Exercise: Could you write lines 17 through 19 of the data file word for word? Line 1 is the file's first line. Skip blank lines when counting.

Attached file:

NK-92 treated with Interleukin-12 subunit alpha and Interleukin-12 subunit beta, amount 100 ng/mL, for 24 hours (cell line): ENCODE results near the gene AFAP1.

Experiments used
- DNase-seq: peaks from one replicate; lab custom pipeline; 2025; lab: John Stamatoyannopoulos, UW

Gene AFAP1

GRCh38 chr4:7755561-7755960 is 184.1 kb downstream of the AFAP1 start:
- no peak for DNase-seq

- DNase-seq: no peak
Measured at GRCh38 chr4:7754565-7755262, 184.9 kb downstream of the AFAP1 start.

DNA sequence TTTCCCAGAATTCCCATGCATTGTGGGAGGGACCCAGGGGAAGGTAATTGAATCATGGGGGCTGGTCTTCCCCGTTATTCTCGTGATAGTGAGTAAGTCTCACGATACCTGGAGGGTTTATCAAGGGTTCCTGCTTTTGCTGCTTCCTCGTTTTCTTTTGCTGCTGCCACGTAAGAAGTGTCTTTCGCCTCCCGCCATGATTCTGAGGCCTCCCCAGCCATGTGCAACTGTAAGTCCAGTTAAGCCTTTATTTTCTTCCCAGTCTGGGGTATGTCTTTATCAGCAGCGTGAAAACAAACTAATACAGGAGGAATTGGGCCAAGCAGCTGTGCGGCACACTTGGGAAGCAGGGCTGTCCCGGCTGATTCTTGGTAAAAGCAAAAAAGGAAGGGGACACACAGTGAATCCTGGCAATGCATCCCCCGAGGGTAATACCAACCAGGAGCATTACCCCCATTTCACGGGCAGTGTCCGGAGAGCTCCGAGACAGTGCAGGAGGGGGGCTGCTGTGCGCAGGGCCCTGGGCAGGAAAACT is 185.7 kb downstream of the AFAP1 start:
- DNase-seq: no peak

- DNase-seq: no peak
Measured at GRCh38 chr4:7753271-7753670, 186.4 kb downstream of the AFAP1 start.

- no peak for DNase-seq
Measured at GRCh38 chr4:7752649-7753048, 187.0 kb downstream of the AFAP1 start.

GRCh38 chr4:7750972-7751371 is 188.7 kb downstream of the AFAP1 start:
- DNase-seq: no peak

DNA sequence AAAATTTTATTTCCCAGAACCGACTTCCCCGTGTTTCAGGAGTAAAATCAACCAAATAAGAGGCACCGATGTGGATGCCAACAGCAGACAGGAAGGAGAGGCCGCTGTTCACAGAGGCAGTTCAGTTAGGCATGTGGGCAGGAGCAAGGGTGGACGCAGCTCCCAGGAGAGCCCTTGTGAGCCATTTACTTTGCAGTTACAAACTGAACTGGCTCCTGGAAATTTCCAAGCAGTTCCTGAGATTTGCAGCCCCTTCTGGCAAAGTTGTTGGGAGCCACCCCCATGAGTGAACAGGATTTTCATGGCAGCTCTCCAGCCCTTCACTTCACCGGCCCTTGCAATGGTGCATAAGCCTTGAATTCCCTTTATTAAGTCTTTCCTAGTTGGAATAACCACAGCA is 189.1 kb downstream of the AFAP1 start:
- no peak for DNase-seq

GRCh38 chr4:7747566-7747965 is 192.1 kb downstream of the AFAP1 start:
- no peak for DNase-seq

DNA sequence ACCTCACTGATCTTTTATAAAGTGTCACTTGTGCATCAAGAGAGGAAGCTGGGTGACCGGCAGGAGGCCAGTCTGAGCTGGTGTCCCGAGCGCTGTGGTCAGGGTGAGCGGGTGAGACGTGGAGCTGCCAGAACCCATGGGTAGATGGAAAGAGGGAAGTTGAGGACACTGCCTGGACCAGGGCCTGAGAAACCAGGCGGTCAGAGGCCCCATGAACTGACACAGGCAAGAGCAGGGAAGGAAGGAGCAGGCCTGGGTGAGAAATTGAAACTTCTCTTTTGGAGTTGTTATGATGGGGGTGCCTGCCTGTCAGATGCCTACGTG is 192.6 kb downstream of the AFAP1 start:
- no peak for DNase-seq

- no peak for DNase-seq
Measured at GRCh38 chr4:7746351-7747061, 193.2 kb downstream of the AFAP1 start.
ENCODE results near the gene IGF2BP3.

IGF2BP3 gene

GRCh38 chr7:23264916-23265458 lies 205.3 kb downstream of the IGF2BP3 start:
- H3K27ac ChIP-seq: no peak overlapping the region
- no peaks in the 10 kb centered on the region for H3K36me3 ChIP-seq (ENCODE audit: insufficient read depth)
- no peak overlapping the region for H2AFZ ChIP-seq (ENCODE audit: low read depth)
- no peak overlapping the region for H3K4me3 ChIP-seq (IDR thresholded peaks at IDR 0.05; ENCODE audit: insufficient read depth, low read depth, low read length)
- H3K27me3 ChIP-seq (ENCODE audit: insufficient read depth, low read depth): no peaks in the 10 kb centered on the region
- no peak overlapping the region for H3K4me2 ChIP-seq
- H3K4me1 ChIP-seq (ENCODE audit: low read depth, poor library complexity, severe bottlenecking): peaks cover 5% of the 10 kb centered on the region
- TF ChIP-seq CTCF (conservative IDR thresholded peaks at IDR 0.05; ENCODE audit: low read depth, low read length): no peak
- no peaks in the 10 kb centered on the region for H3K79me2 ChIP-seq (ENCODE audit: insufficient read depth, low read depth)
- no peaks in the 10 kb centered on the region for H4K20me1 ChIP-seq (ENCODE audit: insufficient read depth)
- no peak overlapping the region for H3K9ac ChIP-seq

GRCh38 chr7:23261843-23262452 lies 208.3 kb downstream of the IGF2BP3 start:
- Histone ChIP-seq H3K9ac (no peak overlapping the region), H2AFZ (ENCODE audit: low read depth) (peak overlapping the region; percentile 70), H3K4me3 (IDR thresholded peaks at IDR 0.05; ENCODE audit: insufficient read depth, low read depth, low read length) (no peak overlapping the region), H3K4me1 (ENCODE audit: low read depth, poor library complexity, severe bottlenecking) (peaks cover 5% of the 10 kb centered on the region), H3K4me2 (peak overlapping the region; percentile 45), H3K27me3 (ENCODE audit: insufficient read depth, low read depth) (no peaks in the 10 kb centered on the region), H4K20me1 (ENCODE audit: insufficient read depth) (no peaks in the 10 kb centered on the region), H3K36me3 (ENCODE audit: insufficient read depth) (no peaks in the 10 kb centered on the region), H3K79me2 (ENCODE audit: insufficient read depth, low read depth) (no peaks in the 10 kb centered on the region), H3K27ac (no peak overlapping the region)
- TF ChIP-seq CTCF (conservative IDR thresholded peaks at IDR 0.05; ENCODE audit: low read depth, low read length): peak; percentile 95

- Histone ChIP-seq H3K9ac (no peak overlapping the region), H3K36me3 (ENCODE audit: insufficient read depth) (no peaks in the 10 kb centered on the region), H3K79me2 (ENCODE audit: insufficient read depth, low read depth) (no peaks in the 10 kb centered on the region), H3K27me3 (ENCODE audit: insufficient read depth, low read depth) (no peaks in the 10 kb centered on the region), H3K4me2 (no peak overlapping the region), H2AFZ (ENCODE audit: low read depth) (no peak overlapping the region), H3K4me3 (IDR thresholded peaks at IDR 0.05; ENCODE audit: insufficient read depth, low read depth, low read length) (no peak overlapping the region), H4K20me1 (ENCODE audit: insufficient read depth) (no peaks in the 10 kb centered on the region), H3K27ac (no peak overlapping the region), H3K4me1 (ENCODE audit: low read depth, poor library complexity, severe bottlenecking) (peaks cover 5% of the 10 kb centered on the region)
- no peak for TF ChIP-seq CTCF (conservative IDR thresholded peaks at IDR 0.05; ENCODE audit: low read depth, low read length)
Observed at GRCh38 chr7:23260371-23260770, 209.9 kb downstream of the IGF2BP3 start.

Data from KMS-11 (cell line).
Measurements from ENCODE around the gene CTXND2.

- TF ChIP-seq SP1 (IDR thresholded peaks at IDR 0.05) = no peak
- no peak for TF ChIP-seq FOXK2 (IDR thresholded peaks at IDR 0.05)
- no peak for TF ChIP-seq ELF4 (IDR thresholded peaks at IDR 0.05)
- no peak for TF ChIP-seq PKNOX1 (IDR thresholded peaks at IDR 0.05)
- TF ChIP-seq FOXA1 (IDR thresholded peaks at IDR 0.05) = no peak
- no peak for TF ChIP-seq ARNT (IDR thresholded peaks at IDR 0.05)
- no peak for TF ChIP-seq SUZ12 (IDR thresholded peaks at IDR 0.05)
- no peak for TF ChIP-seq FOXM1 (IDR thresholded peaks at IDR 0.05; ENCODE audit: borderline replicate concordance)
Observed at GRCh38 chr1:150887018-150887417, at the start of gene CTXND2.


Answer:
DNA sequence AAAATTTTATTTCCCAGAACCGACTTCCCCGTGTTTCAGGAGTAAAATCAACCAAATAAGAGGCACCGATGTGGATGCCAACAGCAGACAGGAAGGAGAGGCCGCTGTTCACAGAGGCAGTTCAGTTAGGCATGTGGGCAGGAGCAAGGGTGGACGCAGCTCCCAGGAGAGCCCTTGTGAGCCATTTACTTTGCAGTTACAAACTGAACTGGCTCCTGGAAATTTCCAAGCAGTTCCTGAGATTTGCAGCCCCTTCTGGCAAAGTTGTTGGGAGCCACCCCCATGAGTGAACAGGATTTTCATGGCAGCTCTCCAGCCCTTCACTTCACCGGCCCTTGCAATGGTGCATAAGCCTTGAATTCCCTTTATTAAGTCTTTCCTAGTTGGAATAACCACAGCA is 189.1 kb downstream of the AFAP1 start:
- no peak for DNase-seq

GRCh38 chr4:7747566-7747965 is 192.1 kb downstream of the AFAP1 start: